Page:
Legendary French Violinists ∙ Janine Andrade ∙ Jeanne Gautier


Two forgotten French violinists, Jeanne Gautier (1898-1974) and Janine Andrade (1918-1997) share a release bringing together works of which they have left no trace on the record, as both violinists never held a contract with a major label.

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BEETHOVEN: Violin Concerto in D Major, Op 61
Janine Andrade ∙ violin
Gewandhausorchester Leipzig
Franz Konwitschny ∙ conductor

Recorded ∙ 08 November 1959 ∙ Stuttgart ∙ Liederhalle ∙ Süddeutscher Rundfunk ∙ Live Recording

BACH: Violin Concerto in E Major, BWV 1042
Jeanne Gautier ∙ violin
Südwestfunk-Orchester Baden-Baden
Hans Rosbaud ∙ conductor

Recorded ∙ 28 January 1951 ∙ Baden-Baden ∙ Studio 1 ∙ Südwestfunk ∙ Studio Recording

CHAUSSON: Poème, Op 25
Jeanne Gautier ∙ violin
Orchester des Reichssenders Frankfurt
Hans Rosbaud ∙ conductor

Recorded ∙ 22 June 1937 ∙ Frankfurt ∙ Funkhaus ∙ Reichssender Frankfurt ∙ Live Recording

Article number: MC 2038
UPC barcode: 791154054550
Release date: 16 July 2019
Booklet: 8 Pages
Total timing: 74:43
From the Original Masters ∙ © 2019 Meloclassic

September 2019 ∙ MusicWeb International ∙ Janine Andrade / Jeanne Gautier ∙ Legendary French Violinists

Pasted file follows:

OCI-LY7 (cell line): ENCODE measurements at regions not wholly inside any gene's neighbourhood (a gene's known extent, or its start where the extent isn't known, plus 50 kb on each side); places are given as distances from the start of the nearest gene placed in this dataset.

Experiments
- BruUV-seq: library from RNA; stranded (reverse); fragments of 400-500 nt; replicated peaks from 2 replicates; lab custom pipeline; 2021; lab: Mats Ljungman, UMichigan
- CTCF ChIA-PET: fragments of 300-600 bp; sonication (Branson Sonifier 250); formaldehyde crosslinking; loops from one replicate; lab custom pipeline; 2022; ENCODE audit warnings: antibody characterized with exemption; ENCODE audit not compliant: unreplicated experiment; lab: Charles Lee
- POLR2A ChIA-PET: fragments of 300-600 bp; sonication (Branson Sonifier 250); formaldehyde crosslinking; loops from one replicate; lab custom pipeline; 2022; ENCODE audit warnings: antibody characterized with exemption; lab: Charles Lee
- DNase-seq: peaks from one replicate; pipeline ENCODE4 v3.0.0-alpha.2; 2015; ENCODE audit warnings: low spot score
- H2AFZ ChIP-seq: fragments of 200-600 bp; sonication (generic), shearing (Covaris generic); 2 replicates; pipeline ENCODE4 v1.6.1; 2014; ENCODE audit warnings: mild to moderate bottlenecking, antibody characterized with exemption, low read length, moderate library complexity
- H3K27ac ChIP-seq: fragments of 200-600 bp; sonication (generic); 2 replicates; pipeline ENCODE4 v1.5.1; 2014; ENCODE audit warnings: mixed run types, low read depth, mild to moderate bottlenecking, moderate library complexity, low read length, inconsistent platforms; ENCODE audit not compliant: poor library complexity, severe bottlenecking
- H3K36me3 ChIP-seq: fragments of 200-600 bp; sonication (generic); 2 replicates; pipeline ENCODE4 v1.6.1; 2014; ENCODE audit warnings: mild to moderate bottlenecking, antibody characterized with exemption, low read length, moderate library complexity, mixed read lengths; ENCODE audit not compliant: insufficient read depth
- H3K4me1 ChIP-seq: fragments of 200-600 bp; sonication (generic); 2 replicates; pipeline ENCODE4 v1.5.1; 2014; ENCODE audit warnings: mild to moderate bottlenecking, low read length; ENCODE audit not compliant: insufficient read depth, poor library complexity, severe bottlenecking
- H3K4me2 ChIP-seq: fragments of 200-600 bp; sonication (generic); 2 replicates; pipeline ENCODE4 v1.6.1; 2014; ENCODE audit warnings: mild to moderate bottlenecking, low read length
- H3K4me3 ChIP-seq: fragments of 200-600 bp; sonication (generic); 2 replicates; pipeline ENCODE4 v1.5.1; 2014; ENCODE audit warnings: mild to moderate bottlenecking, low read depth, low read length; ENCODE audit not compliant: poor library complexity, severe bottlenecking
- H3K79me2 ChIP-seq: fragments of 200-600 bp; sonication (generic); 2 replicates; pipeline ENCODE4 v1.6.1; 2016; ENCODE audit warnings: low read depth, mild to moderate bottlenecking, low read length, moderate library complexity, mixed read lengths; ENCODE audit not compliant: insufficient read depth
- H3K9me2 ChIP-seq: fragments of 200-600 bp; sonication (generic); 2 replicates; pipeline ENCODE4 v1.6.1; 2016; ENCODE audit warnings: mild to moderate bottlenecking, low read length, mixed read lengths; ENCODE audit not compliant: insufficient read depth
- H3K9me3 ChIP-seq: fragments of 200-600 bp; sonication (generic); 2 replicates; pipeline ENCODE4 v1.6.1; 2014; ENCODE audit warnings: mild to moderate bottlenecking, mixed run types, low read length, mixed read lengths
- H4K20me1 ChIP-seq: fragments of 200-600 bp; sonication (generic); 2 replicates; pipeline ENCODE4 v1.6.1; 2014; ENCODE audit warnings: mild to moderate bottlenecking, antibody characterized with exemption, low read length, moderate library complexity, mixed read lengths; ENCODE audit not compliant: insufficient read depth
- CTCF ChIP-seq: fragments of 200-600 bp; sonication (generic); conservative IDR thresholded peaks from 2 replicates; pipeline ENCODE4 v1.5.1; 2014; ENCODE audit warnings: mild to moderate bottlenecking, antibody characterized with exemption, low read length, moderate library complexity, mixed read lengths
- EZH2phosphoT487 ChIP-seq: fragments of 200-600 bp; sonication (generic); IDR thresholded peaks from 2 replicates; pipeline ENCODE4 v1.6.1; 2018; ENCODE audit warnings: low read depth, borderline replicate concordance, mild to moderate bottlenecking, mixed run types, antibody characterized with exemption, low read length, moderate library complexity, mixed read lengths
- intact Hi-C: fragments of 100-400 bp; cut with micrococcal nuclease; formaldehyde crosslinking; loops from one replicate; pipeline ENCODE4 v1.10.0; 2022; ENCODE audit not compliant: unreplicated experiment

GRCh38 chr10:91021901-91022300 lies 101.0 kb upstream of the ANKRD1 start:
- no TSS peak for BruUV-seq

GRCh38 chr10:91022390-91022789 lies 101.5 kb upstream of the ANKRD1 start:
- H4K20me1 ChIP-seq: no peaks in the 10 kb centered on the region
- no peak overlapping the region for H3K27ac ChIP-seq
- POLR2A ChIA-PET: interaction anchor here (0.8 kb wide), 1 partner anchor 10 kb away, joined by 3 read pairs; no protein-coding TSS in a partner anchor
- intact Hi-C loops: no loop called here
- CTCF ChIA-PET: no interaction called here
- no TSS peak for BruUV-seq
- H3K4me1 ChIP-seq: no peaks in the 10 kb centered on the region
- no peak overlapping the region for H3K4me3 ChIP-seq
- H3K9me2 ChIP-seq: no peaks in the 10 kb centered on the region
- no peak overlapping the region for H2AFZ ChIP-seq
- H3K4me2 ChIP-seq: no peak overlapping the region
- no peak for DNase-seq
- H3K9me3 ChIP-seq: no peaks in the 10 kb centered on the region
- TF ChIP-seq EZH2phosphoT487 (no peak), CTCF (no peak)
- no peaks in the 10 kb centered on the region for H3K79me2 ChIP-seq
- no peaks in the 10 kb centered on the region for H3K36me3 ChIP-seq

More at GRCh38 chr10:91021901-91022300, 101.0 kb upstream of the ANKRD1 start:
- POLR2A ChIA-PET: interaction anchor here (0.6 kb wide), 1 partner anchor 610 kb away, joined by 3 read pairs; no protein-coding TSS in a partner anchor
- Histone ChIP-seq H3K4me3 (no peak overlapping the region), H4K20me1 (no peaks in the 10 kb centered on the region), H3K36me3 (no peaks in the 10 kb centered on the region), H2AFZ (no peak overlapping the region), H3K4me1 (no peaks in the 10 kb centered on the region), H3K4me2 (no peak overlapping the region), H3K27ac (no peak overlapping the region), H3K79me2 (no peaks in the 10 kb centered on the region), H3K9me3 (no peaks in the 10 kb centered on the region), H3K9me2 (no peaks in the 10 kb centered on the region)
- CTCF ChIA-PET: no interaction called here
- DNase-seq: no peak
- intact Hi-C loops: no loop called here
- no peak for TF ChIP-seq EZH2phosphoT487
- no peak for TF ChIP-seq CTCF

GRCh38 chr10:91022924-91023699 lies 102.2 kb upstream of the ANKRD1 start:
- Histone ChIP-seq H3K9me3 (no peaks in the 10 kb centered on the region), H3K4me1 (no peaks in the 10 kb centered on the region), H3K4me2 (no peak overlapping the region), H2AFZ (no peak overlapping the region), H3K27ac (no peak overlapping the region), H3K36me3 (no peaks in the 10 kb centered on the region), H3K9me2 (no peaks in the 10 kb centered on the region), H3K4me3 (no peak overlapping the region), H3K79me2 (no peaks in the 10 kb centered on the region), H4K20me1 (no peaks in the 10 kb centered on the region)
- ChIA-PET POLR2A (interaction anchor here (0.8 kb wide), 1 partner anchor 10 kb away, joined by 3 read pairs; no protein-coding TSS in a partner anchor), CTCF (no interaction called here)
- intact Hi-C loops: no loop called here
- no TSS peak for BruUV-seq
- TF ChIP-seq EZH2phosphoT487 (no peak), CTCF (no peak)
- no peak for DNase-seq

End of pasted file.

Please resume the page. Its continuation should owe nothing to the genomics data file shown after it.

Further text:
It’s Andrade who plays the Beethoven Concerto with Franz Konwitschny and the Leipzig Gewandhaus Orchestra in November 1959. The choice of work complements the Beethoven sonata broadcasts in the previous volume devoted to her. She proves a resilient, untempremental exponent of the concerto with only very brief intonational lapses, and these early on, before she has fully played herself in. She tightens her tone expressively and keeps passagework alive and doesn’t drag the second subject. A few noises-off during the cadenza attest to the taut realities of a live broadcast. Her playing in the slow movement is sensitive though not seraphically phrased, and she inflects with care. Gautier was a generation older than Andrade and espoused the resinous intensity of one arm of the French violin school. In both her performances she’s accompanied by Hans Rosbaud. The Bach Concerto comes from Baden-Baden in 1951 and finds the conductor in big-boned form with Wagnerian basses to buttress the line. The sound itself is fine. One can hear her abrasive bowing from time to time as well as one very marked rallentando – it reminds me of the preparation for a 78 turnover – that luxuriates in Romanticism. She makes noticeable slides in the slow movement and her medium speed vibrato, and consequentially medium speed trills, promote some real pathos here. Her finale is lively, and she makes plenty of sinewy contrast in articulation and effect. It’s a most stimulating performance that would hardly be countenanced these days, and so much the worse for these days. In Frankfurt in 1937 she espoused Chausson’s Poème, as she had Ravel’s Tzigane, which can be found in the previous Meloclassic disc. It highlights her affinity with her national repertoire and because so very different from Ginette Neveu’s familiar, full-bloodied reading, offers a contrasting tonal and interpretative conception. It’s largely because of this lack of bravura opulence that one finds moments of almost emotive fragility in her reading. Once again, the sound quality is excellent. In fact, I felt the full force of Rosbaud’s basses even more here than in the post-war Bach. Meloclassic’s English-only booklet notes admirably portray the two women’s biographies accompanied by some excellently reproduced photographs. As noted, the sound quality is first class. Because neither woman recorded these works commercially, their admirers will want to add this disc to their shelves.